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Day 73: Hey Hairy Man, What Happened to My Cheese?

Day 73:  Hey Hairy Man, What Happened to My Cheese?


# of pages revised: 7

# of days left to complete 2nd draft: 73


Yesterday I went to the gym at five-thirty and did my usual routine. While on the elliptical, I noted a man standing by the chest press machine who was the hairiest man I’d ever seen in my life. He was wearing a tank top and short-shorts, all the better to display the thick coating of fur on his shoulders, back and thighs.

He stood with his arms crossed, talking to a guy who was trying to use the chest press machine. Later, I noticed the hairy man standing next to the barbells, talking to an older man in saggy sweatpants. And then, when I was laying on a mat doing my ab crunches, he strutted over and started talking to the man doing sit-ups next to me. “Hey, Hal!” Hairy Man said. “How’re your kids? You know I saw your wife at Stop n Shop yesterday…” They chatted away, and I noted how truly hairy he was. Like a bear, almost. Or a baby Bigfoot.

Apparently, he had not come to the gym to exercise. He had come to socialize and, perhaps, to show off  just how warm he was going to be compared to the rest of us, come winter. I was certainly jealous.

When I left the gym an hour later, it was dark. Not dusk. Not sunset. It was full-on nighttime. I was alarmed. When had this happened?

A lady walking outside at the same time as me was surprised, too.

“It’s getting dark at six-thirty now?” she said.

“I know,” I told her. “Good thing I didn’t ride my bike here.”

I got in my car and tried not to be upset.

When I was younger, I liked the autumn descent into darkness. Shorter days meant we were getting closer to Halloween, and then Christmas, and then the possibility of snow days off from school. Now, when the night comes so quickly, it makes me a little anxious and a little sad. I joke about having S.A.D. (Seasonal Affective Disorder), but the truth is that I think it’s natural to feel a little glum when the days are short and nights are long and you don’t get your daily dose of sunshine. At least, it’s natural if you’re an adult. It doesn’t seem to bother kids.

Maybe it’s because kids know they have plenty of time. It doesn’t matter to them if their days are short – they think they have a never-ending supply.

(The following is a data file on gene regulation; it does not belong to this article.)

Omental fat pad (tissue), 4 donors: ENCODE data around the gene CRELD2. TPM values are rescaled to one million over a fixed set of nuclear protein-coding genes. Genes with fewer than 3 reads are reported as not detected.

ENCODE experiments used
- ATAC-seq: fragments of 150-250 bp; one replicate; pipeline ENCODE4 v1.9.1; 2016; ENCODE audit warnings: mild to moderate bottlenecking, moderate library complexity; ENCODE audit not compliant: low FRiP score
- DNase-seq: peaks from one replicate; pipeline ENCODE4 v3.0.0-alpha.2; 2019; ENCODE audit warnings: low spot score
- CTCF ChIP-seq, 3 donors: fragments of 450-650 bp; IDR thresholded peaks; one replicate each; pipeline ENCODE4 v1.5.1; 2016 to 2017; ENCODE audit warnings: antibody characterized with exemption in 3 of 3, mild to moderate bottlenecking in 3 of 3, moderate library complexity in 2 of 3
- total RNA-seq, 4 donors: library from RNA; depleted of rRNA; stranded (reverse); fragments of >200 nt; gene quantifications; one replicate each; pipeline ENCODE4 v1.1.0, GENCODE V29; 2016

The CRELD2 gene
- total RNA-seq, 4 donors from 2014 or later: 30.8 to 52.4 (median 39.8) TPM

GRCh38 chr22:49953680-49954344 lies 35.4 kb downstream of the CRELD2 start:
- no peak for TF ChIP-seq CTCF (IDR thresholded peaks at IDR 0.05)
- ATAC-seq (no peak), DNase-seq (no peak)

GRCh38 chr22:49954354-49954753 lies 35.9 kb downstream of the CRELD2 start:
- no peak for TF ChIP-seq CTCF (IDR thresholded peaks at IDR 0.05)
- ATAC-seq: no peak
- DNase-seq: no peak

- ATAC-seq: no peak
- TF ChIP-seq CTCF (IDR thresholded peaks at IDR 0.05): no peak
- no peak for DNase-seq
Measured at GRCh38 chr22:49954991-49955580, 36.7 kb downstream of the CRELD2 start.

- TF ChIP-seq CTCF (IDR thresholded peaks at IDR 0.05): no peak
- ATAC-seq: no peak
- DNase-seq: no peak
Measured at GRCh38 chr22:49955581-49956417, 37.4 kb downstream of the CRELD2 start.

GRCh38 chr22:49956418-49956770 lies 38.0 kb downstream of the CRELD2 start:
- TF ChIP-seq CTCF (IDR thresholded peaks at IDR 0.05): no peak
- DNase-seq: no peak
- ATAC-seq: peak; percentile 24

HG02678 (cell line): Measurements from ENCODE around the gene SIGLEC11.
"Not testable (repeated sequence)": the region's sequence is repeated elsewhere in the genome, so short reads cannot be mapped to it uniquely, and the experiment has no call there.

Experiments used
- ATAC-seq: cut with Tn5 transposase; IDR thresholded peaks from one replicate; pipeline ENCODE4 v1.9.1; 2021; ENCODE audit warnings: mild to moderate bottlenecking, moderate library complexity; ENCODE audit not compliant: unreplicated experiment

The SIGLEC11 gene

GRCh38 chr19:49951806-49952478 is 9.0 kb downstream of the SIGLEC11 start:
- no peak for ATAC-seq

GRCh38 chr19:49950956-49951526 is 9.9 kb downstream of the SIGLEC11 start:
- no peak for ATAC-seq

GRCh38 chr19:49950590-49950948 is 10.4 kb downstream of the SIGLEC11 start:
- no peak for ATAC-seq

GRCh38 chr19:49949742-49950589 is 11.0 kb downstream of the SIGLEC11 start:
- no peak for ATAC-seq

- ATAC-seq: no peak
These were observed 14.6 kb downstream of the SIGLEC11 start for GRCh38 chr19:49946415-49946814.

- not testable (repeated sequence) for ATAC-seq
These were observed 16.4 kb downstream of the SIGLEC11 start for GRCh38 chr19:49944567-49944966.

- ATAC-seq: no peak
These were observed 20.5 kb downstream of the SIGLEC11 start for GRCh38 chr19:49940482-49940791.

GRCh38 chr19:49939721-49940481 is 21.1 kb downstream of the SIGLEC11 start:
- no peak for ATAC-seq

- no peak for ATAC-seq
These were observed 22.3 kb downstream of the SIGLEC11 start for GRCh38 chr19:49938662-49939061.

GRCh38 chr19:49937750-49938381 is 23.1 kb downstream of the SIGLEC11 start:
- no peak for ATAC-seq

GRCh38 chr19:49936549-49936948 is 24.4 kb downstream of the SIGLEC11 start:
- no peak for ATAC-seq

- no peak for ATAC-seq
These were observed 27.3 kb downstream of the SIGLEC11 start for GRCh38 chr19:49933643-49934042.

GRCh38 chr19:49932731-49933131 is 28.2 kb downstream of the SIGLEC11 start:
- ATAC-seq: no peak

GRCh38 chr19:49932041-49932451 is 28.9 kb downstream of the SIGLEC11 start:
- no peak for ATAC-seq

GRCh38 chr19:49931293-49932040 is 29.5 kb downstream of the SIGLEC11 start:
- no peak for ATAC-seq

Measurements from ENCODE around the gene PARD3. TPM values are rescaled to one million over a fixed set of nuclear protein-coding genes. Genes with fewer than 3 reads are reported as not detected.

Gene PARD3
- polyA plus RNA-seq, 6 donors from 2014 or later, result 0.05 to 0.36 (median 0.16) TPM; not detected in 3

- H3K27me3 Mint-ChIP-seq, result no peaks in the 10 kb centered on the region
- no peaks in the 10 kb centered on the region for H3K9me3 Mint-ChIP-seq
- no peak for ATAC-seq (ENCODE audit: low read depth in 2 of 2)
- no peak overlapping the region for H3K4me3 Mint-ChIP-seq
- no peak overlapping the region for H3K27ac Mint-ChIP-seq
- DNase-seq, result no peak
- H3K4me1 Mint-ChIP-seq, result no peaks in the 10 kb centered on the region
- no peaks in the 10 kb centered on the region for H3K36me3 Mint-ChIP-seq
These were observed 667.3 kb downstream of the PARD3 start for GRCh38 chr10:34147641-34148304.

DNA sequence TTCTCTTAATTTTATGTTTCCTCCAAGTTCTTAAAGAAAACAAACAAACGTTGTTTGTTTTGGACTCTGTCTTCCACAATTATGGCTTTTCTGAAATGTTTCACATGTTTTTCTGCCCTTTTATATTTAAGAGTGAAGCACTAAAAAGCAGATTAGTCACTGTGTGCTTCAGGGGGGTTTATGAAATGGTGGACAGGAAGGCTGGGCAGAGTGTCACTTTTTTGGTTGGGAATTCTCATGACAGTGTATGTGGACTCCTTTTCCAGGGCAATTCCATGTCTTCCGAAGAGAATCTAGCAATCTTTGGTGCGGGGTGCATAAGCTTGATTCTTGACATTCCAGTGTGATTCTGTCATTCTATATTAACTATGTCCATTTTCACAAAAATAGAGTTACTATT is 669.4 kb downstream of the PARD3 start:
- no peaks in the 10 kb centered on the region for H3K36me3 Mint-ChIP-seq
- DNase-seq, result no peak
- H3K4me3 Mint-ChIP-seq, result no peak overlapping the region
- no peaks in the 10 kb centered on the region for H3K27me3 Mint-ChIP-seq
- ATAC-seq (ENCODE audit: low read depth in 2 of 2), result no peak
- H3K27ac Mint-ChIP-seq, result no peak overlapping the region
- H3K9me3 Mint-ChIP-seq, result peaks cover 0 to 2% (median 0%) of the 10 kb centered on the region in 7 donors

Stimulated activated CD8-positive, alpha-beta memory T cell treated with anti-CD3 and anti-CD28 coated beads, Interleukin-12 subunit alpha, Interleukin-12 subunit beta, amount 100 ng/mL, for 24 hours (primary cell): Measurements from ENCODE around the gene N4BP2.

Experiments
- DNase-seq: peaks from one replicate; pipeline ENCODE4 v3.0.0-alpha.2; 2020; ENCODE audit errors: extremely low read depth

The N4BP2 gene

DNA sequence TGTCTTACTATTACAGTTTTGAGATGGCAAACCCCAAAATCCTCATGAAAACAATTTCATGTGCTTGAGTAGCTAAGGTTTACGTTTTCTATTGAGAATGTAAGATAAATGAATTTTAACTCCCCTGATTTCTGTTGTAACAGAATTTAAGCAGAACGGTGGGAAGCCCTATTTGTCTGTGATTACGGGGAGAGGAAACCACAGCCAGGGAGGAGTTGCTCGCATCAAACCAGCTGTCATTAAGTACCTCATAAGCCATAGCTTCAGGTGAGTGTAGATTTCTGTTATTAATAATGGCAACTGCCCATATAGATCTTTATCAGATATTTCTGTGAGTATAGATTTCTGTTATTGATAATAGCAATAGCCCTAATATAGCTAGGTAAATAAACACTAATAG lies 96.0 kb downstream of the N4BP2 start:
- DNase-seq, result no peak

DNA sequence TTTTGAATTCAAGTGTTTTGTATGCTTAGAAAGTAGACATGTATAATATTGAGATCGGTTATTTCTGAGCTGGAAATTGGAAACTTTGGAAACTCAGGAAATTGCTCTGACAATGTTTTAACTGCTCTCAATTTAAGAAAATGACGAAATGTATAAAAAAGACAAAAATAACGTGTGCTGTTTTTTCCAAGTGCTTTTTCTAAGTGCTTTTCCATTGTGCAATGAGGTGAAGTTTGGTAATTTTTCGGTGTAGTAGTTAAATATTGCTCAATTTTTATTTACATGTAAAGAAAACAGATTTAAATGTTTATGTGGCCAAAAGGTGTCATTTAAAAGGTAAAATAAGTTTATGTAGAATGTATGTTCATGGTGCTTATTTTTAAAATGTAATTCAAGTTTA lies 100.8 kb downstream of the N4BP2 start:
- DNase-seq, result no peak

But for me, when the days start getting shorter, I start worrying that time is going by too quickly. The night comes sooner, and I get tired earlier. All my body wants to do is sleep, and I worry that life is slipping by while I’m stuck in a dream.

*  *  *

The other day Sergey, my dear Ukrainian tutee, recommended that I read the book Who Moved My Cheese by Spencer Johnson. I started it last night, and it’s a quick read with lots of full-page pictures, so I’m nearly done. It’s a story about some mice in a maze looking for cheese, but the overall message is that change happens. It’s inevitable, and you shouldn’t be surprised. You should notice small changes every day in order to anticipate big changes in the future. When the big change happens, you’ll be ready to move on and adapt and “find new cheese” instead of sitting around scratching your head with confusion and complaining that someone moved your cheese.

I guess I wasn’t paying enough attention to the small changes. This past month the sun has been setting earlier and earlier, but I didn’t really notice, and now, all of a sudden, it’s dark before dinner time, and it’s taken me by surprise.

*   *   *

I keep thinking that I should wake up earlier. The days are short, and I have so much to do. How will I ever accomplish my goals and make a “big change” in my life? And yet I keep sleeping until seven am, while Nikki wakes up at 5:30 and does a million things before breakfast.

Yesterday, Nikki and I were walking with Zeus in the woods behind our neighborhood, and I told her that I was going to start setting my alarm so I’d wake up earlier.

She told me that she’d recently read a book about excellence. Some researchers did a study of violinists. The truly, truly excellent violinists (the concern soloists, for example) got the most sleep out of all of the other violinists. They also practiced the most, but they practiced in shorter intervals.

“So I guess I shouldn’t worry about sleeping too much,” I said.

*   *   *

Big changes rarely happen all of a sudden, although they may seem like they do. You don’t one day wake up and find all your hair turned white in the night. (Although that would be kind of awesome, and I might write a macabre story about that.) You don’t come home from the gym one day and find that dang, all of a sudden you’re super ripped.  You don’t go from being young to old with the snap of your fingers. Change is gradual, and it only startles us when we don’t pay attention.

I’ve been working on writing a little bit each day. I have not been sitting down for marathon stretches and churning out never-ending parchments of prose ala Jack Kerouac. I’ve been more of a tortoise, slow and steady. But I guess that’s all it takes. I can get my full eight hours of sleep and practice my writing in small intervals, just like those excellent violinist, and gradually, gradually, the big change will happen. Maybe this blog is my way of paying attention to the little changes along the way.

I went to the gym again today for yoga, and I kept my eye out for hairy man, but I didn’t see him. I think he may be getting ready to go into hibernation for the winter.




About evalangston

Eva Langston is a writer, among other things.

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